Amid the Covid-19 crisis, Qatar’s competent entities are working to protect the economy and maintain its stability to ensure that necessary goods and services are provided to the public at reasonable prices, Qatar Chamber said in a report.
In its monthly economic newsletter for October, the Chamber reported that the State also strives to remove all obstacles facing producers and encourages them to increase production.
“The stability and flexibility of economic policies in any country is a key part of its economic agenda due to their significant impact on the investment climate, productivity and on the economic process in general.
“This means the country's ability to deal efficiently with all economic and financial fluctuations and reduce their impact on the economy and society. The State of Qatar adopts the free economy approach which limits the country's direct intervention in markets and thereby in fixing prices of goods and services,” the report said.
At the onset of the Covid-19 health crisis, Qatar Chamber’s board of directors held a meeting in March to identify proactive measures that would contribute to the government’s efforts in managing Covid-19 infections in the country and to minimise its impact on the economy.
During the meeting, the board decided that it will be “in permanent convention until the crisis ends.” The decision aims to enhance the private sector’s participation in managing the impact of the pandemic.
The board also agreed to form an emergency committee to follow up all developments at the level of all economic sectors and to serve as a focal point between companies and government agencies.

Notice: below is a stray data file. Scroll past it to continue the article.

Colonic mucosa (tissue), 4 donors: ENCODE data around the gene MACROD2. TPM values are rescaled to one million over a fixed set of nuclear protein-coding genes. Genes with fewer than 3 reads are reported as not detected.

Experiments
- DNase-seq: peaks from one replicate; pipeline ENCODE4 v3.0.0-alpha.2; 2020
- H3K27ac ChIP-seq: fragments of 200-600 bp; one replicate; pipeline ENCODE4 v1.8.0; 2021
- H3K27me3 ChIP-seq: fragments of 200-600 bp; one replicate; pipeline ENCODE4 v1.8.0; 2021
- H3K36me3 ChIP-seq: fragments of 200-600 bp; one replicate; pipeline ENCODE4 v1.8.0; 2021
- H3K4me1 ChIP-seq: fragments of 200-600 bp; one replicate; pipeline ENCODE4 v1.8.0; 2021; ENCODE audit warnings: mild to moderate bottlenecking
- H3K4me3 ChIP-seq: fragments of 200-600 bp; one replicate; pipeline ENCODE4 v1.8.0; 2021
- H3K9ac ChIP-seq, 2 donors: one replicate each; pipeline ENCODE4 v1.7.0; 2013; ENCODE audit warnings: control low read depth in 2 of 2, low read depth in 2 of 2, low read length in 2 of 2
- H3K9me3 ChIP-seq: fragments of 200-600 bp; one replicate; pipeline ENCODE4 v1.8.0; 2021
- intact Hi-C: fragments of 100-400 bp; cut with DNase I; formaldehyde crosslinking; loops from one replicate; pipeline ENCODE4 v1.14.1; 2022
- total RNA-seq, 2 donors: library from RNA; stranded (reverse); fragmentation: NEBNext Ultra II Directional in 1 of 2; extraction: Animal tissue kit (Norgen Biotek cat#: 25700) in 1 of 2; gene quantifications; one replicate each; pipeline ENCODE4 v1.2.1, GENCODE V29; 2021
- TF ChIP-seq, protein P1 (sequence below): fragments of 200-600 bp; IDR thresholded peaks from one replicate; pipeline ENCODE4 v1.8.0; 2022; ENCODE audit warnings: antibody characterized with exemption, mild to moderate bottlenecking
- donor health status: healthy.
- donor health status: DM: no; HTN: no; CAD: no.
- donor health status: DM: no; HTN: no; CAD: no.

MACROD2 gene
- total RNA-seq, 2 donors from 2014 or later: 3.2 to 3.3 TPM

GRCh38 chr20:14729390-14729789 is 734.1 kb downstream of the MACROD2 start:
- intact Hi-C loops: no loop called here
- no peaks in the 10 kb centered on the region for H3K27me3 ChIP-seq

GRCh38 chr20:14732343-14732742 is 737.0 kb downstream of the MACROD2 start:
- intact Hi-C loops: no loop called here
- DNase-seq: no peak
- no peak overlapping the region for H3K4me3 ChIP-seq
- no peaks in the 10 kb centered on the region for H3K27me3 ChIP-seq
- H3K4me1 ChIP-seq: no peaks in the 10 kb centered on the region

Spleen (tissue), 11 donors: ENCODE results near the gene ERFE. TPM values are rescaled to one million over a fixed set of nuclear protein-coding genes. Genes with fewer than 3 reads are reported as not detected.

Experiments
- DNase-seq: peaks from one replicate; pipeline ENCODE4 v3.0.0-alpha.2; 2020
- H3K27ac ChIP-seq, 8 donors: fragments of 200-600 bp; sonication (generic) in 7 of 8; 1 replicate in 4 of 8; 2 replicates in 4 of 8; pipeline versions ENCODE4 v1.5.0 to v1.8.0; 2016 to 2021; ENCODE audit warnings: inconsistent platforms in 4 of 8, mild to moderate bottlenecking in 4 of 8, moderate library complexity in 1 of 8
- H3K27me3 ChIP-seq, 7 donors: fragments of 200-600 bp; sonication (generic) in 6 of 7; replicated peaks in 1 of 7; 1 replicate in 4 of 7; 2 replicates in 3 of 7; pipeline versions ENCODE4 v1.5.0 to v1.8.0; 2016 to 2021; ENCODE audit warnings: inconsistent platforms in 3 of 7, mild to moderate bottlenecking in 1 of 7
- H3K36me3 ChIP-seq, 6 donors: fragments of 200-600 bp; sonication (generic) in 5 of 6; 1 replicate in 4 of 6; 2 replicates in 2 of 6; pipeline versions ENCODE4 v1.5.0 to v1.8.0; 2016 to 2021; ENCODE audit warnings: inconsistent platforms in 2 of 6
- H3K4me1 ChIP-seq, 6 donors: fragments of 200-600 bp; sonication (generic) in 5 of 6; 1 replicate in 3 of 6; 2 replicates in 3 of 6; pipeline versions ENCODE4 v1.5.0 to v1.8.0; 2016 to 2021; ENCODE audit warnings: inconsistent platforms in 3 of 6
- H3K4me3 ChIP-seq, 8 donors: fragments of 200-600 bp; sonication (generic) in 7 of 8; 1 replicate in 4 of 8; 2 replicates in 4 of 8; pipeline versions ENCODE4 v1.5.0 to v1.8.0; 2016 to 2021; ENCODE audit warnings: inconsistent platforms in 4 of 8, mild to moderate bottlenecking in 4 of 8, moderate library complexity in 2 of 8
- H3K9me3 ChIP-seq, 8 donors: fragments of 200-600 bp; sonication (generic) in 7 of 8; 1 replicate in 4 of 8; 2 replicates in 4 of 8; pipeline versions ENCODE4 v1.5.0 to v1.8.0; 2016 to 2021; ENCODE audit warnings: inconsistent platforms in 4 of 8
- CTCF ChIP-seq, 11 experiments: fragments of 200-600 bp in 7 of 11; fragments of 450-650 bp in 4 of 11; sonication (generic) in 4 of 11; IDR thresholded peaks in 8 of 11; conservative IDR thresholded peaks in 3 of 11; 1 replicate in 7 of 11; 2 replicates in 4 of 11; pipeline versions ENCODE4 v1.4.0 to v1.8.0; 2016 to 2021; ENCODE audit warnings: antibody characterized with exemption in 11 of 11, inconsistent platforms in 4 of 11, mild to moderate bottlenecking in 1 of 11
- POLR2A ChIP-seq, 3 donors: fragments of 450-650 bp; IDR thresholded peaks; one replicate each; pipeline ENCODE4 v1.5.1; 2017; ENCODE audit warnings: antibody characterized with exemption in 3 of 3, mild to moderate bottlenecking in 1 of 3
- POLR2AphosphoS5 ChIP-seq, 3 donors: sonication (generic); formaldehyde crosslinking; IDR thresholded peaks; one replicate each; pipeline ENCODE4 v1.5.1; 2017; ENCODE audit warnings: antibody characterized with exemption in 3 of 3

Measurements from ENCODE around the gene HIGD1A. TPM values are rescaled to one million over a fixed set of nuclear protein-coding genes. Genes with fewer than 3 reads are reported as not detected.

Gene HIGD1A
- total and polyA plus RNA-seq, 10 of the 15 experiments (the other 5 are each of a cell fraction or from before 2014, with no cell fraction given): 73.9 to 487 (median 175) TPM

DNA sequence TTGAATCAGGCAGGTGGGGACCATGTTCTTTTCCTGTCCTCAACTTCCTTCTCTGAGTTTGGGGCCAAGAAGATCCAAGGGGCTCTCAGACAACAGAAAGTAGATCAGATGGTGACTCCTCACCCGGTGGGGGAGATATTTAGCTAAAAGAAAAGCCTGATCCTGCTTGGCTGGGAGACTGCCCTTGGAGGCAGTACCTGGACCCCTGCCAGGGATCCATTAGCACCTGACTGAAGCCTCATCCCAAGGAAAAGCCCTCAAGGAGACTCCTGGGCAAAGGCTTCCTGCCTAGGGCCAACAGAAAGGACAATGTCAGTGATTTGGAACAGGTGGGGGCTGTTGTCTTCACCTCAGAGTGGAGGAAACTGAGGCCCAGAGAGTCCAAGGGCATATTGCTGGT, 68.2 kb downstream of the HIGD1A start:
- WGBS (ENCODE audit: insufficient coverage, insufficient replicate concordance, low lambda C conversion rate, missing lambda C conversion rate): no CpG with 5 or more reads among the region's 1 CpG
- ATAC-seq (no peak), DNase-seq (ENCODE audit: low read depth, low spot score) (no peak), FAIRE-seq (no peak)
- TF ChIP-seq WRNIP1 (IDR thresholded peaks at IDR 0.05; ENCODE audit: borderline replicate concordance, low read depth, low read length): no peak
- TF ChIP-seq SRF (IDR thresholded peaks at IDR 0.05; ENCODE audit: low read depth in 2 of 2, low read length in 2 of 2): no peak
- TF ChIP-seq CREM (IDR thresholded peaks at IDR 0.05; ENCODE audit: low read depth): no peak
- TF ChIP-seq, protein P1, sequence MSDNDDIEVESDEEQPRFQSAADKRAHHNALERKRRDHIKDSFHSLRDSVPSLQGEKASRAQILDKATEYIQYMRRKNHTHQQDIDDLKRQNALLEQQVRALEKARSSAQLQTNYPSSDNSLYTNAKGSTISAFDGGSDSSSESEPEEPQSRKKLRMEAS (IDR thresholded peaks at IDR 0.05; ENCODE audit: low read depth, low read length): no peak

Similarly, the board also stressed the need to enhance co-ordination between all parties concerned to ensure the smooth and continuous provision of food products and goods in the local market.
Last month, Qatar Chamber's board member and head of Food Security and Environment Committee Mohamed bin Ahmed al-Obaidli led a meeting to address obstacles facing scrap companies.
The challenges faced by the sector include the significant difference of selling prices between exported scrap and those that are set by local factories that led to substantial losses for some of these companies due to the lack of competitiveness between local factories.
Al-Obaidli said setting fair prices will safeguard the interests of commercial and industrial sectors, and called on scrap companies to intensify efforts in manufacturing to achieve added value for the national economy.
In July, al-Obaidli chaired the same committee in a webinar with representatives of the Committee Tasked with Determining Maximum Prices and Profit Ratios and Food Outlets.
The meeting reviewed various challenges met by suppliers and distributors in registering new prices of foodstuffs and consumer goods that were listed by the committee. It also reviewed requests to increase prices of foodstuffs and consumer goods.
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